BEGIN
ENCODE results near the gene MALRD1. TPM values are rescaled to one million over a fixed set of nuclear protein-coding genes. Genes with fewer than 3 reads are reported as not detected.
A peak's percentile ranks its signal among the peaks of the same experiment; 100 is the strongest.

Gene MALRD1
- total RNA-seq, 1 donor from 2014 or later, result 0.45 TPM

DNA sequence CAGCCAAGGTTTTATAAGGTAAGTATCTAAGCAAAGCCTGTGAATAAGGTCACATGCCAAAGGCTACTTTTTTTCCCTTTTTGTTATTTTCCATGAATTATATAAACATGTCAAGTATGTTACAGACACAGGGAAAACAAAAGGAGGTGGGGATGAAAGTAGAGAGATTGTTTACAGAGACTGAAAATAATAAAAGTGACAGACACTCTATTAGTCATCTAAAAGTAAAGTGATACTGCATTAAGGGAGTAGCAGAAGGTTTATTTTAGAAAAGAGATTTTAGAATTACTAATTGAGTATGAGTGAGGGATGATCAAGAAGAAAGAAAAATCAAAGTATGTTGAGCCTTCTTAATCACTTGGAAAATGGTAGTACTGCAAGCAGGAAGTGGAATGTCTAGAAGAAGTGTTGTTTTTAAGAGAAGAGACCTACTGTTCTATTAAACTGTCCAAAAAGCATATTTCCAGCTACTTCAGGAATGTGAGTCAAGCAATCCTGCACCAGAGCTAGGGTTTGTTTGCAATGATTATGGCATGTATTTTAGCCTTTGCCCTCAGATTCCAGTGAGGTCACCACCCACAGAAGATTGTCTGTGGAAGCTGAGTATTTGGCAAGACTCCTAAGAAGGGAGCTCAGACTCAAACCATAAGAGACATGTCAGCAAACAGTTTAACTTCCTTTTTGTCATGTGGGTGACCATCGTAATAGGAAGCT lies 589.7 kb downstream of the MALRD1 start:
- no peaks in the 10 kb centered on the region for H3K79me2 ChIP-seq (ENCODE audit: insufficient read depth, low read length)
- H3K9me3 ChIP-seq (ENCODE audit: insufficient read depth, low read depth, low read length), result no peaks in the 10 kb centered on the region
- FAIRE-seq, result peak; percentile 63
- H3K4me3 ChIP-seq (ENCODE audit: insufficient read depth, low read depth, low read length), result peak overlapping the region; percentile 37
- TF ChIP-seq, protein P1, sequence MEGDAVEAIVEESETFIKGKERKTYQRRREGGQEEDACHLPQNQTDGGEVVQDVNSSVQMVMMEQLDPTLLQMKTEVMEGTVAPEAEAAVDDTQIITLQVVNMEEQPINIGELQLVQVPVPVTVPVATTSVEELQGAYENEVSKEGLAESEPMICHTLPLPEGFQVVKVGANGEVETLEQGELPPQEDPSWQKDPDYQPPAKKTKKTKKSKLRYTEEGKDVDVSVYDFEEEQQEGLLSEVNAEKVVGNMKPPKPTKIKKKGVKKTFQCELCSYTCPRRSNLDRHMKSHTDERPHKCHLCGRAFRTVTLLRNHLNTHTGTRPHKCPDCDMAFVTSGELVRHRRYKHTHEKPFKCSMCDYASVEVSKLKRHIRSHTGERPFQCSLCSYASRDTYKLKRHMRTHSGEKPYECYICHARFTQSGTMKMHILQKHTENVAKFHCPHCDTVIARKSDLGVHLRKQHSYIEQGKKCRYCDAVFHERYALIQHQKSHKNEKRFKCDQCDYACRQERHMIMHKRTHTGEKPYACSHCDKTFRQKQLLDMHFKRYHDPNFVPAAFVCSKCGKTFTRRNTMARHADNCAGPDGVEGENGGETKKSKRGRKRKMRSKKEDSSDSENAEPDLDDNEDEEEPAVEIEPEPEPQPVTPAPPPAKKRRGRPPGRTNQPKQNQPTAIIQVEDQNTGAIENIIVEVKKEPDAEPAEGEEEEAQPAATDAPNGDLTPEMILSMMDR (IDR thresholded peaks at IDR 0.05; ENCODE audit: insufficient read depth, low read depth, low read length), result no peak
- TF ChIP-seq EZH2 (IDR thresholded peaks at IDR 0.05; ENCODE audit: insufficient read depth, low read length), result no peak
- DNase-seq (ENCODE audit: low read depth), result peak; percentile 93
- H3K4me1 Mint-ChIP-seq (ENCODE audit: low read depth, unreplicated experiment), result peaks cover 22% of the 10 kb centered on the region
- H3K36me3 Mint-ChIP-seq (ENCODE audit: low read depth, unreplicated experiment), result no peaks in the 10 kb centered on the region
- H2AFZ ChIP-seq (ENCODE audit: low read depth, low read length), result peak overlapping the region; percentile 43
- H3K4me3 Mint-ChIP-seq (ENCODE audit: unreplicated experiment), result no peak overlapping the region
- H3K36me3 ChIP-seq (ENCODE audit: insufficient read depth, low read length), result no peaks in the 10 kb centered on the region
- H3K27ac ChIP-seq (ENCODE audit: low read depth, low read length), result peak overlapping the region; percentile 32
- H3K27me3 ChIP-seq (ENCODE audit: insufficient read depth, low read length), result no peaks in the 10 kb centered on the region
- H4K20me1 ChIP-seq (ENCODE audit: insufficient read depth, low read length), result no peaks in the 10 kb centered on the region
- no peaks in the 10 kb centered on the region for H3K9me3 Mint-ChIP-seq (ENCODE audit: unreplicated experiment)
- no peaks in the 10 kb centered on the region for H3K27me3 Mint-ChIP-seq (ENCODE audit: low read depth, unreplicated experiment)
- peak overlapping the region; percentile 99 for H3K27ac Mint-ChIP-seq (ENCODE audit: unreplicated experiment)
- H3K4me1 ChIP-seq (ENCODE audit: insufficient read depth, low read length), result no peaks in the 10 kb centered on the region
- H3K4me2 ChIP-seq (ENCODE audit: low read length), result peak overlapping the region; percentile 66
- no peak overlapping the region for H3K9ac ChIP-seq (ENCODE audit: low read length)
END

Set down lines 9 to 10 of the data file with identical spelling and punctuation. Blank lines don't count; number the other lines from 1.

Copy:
- H3K4me3 ChIP-seq (ENCODE audit: insufficient read depth, low read depth, low read length), result peak overlapping the region; percentile 37
- TF ChIP-seq, protein P1, sequence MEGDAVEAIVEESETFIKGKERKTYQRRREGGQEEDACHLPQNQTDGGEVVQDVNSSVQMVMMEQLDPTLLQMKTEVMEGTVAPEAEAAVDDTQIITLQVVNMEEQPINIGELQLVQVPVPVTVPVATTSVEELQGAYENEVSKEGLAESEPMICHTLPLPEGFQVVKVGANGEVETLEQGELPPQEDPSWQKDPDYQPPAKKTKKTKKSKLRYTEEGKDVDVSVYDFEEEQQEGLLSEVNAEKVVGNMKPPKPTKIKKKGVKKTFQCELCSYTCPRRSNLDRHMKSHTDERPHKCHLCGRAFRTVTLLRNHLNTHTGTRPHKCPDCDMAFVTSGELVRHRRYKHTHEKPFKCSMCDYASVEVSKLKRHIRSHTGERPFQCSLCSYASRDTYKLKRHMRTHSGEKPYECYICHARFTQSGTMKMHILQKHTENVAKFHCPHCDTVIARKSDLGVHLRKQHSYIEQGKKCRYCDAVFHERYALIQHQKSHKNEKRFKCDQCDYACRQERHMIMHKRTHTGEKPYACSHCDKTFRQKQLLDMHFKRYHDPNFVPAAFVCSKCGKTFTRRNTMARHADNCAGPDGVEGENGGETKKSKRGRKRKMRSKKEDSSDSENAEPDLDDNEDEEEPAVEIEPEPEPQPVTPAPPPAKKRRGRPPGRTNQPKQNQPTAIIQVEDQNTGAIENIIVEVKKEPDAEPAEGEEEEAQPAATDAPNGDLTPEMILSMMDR (IDR thresholded peaks at IDR 0.05; ENCODE audit: insufficient read depth, low read depth, low read length), result no peak